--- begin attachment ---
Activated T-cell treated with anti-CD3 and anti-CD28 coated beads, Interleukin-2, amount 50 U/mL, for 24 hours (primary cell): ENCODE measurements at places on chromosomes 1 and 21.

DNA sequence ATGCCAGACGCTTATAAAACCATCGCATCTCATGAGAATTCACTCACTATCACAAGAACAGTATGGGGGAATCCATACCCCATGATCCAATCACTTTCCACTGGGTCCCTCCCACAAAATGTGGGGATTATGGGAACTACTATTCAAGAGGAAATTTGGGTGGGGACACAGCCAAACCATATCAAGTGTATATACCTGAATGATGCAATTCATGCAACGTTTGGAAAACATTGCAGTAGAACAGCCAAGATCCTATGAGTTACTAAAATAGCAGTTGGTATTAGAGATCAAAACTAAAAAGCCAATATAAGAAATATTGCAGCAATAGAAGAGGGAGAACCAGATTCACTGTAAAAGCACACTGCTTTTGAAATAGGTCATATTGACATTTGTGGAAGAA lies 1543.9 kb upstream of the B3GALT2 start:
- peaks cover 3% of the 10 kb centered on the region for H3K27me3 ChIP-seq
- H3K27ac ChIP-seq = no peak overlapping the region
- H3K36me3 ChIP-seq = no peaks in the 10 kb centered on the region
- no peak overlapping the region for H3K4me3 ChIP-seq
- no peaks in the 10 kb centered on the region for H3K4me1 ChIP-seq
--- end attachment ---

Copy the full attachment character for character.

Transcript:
Activated T-cell treated with anti-CD3 and anti-CD28 coated beads, Interleukin-2, amount 50 U/mL, for 24 hours (primary cell): ENCODE measurements at places on chromosomes 1 and 21.

DNA sequence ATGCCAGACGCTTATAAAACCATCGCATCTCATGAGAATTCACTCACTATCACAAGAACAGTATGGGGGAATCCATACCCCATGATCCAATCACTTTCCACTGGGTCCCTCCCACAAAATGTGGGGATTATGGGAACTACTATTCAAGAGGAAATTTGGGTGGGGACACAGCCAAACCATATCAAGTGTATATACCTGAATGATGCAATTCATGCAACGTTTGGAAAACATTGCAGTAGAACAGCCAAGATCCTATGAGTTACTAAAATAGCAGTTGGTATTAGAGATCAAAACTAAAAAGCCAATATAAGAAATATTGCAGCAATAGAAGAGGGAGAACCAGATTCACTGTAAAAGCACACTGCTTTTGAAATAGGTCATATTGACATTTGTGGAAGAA lies 1543.9 kb upstream of the B3GALT2 start:
- peaks cover 3% of the 10 kb centered on the region for H3K27me3 ChIP-seq
- H3K27ac ChIP-seq = no peak overlapping the region
- H3K36me3 ChIP-seq = no peaks in the 10 kb centered on the region
- no peak overlapping the region for H3K4me3 ChIP-seq
- no peaks in the 10 kb centered on the region for H3K4me1 ChIP-seq